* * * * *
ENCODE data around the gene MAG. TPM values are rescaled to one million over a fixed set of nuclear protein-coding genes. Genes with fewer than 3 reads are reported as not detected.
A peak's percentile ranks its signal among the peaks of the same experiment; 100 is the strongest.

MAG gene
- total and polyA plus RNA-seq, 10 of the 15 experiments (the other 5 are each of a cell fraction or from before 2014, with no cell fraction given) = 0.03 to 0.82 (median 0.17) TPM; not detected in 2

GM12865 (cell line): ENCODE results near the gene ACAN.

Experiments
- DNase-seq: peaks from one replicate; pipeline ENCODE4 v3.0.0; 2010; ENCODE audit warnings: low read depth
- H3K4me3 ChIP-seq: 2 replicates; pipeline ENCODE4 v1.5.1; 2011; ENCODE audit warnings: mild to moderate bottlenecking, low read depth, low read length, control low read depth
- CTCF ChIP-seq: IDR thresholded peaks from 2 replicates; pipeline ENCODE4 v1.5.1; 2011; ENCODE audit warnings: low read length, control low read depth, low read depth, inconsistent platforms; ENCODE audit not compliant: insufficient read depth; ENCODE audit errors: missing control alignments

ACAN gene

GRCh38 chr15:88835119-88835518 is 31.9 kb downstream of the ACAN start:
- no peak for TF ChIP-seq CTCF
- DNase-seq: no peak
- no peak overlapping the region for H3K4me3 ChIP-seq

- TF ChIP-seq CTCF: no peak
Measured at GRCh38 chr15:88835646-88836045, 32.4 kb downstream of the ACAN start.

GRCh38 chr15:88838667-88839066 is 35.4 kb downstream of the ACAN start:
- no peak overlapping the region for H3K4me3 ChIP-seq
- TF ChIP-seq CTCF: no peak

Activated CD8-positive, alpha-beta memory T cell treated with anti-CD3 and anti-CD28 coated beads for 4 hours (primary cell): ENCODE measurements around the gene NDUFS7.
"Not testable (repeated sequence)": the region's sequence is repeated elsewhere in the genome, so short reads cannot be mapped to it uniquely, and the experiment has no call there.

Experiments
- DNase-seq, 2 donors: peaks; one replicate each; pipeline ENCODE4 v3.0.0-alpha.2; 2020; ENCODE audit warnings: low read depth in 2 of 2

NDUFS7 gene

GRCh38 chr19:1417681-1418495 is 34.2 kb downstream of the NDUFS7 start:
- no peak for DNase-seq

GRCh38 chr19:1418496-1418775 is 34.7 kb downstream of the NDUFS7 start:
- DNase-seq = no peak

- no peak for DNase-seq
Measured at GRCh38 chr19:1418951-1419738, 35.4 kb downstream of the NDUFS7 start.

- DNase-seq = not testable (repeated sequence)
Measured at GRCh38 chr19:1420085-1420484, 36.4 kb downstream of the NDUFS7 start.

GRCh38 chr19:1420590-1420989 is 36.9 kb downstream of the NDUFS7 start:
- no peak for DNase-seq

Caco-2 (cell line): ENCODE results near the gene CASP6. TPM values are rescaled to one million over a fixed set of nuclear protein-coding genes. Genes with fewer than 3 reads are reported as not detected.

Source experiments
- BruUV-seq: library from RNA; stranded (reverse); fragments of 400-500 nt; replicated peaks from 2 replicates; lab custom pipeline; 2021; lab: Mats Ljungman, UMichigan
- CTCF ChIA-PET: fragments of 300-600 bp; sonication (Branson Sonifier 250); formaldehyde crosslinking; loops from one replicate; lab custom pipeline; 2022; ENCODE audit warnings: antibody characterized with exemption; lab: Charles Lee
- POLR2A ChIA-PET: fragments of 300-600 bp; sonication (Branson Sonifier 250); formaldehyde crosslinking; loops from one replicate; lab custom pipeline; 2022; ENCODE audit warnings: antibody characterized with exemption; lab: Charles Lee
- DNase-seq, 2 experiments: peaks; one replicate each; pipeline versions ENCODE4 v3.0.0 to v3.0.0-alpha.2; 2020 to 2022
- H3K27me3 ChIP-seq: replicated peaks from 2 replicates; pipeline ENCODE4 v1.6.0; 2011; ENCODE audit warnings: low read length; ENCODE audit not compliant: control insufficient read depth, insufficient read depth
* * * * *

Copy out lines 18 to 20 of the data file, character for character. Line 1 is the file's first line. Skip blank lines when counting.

- no peak overlapping the region for H3K4me3 ChIP-seq
- TF ChIP-seq CTCF: no peak

Activated CD8-positive, alpha-beta memory T cell treated with anti-CD3 and anti-CD28 coated beads for 4 hours (primary cell): ENCODE measurements around the gene NDUFS7.